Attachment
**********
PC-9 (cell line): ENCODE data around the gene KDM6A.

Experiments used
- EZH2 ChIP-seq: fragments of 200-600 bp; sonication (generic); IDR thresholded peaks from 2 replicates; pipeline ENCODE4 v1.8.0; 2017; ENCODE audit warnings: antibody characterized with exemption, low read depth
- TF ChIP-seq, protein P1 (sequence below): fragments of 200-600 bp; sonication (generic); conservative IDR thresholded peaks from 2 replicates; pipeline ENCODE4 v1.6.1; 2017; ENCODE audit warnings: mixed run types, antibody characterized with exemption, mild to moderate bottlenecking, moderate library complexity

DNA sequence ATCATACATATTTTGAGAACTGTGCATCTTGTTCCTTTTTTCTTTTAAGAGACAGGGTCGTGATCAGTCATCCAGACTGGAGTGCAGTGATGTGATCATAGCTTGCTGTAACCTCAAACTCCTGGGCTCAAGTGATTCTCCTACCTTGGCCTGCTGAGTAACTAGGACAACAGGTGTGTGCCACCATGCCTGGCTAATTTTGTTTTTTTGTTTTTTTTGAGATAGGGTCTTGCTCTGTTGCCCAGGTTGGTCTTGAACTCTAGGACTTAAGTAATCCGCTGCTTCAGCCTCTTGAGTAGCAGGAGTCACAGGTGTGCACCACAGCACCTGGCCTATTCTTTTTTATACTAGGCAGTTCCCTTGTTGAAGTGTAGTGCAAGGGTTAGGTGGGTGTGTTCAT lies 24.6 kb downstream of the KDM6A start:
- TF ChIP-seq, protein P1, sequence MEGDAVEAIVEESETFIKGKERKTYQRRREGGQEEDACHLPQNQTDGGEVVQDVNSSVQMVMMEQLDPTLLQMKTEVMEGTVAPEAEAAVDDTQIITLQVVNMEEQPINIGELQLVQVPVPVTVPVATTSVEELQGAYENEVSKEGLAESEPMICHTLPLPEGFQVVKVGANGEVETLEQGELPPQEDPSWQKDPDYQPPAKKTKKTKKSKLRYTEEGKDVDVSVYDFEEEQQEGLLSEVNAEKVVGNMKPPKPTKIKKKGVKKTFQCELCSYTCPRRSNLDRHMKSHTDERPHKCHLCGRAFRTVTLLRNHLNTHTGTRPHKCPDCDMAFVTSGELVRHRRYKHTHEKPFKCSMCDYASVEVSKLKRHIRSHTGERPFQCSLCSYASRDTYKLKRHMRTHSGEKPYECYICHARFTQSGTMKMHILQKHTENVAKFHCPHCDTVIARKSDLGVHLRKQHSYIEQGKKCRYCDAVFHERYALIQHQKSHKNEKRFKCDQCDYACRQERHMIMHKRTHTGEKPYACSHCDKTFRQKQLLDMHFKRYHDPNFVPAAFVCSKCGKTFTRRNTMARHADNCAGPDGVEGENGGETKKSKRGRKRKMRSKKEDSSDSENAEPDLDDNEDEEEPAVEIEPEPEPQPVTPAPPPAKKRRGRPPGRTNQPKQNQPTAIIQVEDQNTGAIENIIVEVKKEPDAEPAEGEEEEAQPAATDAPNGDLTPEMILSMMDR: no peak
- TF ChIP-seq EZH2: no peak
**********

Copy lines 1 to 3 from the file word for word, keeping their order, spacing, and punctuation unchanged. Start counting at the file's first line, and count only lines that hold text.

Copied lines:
PC-9 (cell line): ENCODE data around the gene KDM6A.

Experiments used
- EZH2 ChIP-seq: fragments of 200-600 bp; sonication (generic); IDR thresholded peaks from 2 replicates; pipeline ENCODE4 v1.8.0; 2017; ENCODE audit warnings: antibody characterized with exemption, low read depth